1. @Julie, based on what I read, the more streams of income that you have, the less reliant that you are on your employment income. Once you achieve about 5 or 6 streams, you’ll be very close to reaching financial freedom and will no longer have to worry about your employment income.

  4. I’ll definitely remember these tips for when I finally get enough capital to get the ball rolling! Thanks for shining a light on investment and money management — something that really escapes me sometimes.

    1. @Angel, time is your greatest friend, not the amount of capital. Even if you have just $25 a month, you can still start investing. The sooner you start, the faster you’ll develop your saving habits and mindset. Not to mention, the more time your money has to grow.

    1. @BLee, I am flattered that this post is good enough to used a reference and I would encourage to take action and start to invest. Take baby steps first and then take bigger strides when you have gained more knowledge and experience.

    1. @Ashley, the city that I live in, the real estate market is definitely crazy as a million dollar can’t buy you much. People are loading themselves with a mountain of debt just to be able to afford a decent home.

  5. As always Leo, great post. Cash out refinance to invest in other investments is a very smart thing to do – it is something suggested by many real estate books: first put 20% down on your property, then when it appreciates, you cash out back to 20% and buy another property!

    I hope to be a millionaire in about 6-8 years. I’m trying to figure out which investments will take me there, but for now, I’m not too worried as I’m only 24.
    Erik @ The Mastermind Within recently posted… Who Says Houses Aren’t Good Investments – Erik’s Story 2My Profile

    1. @Erik, at the age of 24, I think that you are way ahead of me when I was at your age. By reading your blog, I know that you are making great progress towards building a strong financial future. I have no doubt that becoming a millionaire in 6-8 years is definitely achievable for you. I would definitely be rooting for you and will follow your journey.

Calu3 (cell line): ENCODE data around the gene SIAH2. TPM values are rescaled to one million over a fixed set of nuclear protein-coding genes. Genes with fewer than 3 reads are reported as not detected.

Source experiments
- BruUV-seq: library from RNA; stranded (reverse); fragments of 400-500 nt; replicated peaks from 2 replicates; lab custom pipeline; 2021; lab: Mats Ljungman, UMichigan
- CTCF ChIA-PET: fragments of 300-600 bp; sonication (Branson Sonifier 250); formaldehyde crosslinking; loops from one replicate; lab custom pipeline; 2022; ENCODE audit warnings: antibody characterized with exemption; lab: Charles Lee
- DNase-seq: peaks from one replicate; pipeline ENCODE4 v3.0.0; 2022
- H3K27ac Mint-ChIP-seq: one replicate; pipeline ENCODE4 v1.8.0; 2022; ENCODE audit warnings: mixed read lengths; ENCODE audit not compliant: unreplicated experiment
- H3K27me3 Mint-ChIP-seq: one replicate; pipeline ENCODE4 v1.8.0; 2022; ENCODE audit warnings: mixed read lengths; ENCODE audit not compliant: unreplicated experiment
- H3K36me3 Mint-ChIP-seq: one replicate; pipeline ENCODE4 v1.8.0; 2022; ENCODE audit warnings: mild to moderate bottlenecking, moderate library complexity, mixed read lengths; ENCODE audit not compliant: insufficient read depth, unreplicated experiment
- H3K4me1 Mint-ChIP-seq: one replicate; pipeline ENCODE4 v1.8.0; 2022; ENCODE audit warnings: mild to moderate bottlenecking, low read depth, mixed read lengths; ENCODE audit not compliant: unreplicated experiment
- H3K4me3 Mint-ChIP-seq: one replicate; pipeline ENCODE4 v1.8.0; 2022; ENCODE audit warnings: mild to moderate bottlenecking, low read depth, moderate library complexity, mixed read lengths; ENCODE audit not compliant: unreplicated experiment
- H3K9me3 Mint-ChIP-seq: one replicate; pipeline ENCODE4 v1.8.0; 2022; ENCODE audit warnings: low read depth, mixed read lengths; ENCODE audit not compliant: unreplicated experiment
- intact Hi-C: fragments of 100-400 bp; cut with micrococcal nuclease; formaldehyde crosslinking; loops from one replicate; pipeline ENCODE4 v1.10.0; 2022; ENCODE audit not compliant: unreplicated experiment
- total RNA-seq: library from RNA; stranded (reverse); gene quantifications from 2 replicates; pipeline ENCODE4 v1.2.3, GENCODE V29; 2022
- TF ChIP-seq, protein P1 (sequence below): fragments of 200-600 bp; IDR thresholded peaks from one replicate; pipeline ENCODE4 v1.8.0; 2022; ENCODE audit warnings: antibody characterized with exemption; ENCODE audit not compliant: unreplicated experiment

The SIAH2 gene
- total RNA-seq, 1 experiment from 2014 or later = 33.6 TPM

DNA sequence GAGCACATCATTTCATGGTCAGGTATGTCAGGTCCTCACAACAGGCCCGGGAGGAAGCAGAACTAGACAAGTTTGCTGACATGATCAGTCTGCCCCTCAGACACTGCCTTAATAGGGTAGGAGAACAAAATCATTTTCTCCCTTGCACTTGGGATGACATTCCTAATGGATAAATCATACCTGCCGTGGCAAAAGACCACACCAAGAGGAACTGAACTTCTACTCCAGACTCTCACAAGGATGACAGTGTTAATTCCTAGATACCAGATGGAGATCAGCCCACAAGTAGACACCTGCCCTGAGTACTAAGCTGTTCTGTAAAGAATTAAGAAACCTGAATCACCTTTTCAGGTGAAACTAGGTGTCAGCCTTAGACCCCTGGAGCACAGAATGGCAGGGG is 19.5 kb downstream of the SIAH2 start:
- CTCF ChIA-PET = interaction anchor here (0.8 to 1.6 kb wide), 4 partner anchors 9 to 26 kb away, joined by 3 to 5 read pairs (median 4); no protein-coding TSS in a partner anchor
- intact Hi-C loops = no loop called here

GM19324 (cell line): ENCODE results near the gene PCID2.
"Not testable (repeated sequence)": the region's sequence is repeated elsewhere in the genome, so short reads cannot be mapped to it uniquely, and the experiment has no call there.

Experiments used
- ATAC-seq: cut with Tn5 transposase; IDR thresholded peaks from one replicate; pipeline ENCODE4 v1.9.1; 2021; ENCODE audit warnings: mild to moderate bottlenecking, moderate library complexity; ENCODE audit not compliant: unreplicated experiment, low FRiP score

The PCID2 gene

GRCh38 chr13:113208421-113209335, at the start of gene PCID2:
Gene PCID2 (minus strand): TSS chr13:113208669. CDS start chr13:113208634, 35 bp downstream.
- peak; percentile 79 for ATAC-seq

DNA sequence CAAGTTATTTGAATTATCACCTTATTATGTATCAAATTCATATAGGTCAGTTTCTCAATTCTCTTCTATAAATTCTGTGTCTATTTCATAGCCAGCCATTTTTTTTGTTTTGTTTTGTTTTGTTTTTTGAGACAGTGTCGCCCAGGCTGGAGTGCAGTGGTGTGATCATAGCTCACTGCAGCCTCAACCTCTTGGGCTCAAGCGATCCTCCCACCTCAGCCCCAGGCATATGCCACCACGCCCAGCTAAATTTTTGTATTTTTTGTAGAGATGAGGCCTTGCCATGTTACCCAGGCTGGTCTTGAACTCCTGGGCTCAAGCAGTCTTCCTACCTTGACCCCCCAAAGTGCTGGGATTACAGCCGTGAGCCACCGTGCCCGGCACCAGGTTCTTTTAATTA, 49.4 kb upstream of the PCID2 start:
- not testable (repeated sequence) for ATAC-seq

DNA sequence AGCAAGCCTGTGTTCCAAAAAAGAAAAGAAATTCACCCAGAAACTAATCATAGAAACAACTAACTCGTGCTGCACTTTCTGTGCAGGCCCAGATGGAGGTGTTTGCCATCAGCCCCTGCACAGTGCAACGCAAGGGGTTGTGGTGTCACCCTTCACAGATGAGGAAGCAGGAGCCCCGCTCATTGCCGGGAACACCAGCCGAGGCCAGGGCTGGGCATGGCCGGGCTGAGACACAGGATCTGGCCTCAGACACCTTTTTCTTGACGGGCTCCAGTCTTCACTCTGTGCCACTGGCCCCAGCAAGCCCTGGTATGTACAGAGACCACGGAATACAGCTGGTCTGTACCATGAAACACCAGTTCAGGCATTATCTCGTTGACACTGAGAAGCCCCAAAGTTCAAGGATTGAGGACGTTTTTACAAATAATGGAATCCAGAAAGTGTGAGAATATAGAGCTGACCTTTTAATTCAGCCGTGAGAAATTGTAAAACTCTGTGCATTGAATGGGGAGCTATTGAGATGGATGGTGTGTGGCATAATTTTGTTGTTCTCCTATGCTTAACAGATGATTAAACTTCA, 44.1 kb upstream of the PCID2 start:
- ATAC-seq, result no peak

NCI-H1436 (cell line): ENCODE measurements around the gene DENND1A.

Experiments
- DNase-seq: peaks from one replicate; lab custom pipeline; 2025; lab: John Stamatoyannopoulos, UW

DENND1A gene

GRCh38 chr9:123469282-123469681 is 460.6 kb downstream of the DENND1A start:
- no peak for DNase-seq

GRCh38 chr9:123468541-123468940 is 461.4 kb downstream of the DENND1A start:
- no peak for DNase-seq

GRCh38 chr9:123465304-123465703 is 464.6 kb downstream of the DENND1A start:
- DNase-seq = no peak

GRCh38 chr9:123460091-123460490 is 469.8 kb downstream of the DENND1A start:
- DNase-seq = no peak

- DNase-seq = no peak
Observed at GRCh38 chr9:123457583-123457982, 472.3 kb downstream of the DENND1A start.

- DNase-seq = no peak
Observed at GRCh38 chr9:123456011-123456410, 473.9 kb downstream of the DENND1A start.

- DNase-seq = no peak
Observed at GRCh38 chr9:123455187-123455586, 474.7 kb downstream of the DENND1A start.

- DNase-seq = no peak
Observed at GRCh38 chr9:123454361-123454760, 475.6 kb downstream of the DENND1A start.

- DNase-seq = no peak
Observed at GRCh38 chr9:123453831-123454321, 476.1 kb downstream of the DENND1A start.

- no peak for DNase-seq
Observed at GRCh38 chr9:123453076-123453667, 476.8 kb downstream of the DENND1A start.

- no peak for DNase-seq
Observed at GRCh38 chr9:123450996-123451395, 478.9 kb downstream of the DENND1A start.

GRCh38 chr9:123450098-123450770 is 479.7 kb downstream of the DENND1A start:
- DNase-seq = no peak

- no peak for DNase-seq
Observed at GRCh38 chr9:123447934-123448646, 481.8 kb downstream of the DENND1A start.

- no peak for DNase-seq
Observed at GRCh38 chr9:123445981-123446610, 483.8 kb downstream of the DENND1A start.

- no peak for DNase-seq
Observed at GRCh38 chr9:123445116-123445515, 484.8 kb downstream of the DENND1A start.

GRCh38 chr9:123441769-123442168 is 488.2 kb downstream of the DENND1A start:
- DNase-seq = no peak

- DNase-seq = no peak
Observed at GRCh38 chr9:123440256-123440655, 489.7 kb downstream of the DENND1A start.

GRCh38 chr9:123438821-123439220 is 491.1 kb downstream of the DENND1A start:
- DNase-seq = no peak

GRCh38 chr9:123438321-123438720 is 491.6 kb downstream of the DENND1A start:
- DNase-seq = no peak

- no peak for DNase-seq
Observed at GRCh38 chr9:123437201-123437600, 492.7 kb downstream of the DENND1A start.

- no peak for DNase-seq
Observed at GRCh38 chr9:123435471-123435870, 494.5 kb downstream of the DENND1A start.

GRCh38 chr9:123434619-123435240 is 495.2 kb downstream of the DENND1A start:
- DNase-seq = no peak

1. @Sara, the easiest way to invest in property and to motivate you to get started is to plan for the purchase of your principle home. I am a proud homeowner and I cannot tell you how motivating it is until you have experience it yourself. It’s very gratifying to know that you have a place to call your own home and you’re the king/queen of your castle. Also talk to friends or family members that own a home, they should be able to give you some great insights about owning a home.

    1. @Natalie, I am happy to hear that you find this post easy to understand. I know that sometimes money topic are pretty dry, especially topics about debt. That’s why I like to write about investments as it’s more motivating. Hopefully, I am also motivating you to save too.

    1. @Emily, It’s okay to be cautious when you are investing and ask lots of questions. For me, when I don’t have enough capital to fund an investment, I find a partner that I can trust and have the same investment philosophy as myself to invest with me. This option had worked quite well for me when I partner with my friend to purchase a rental property. Maybe you can try to find a partner to share the investment, the workload and the wealth when you make money :).

    1. @Aqalili, I am delighted to hear that this post resonate with you and it had motivated you to start investing. Best of luck on your journey to saving a million dollar. Drop by some time and your story.

    1. @Miera, thank you for sharing my post and as I have repeatedly tell my readers that it’s never to soon or too little to invest. The important thing is to get started and start early.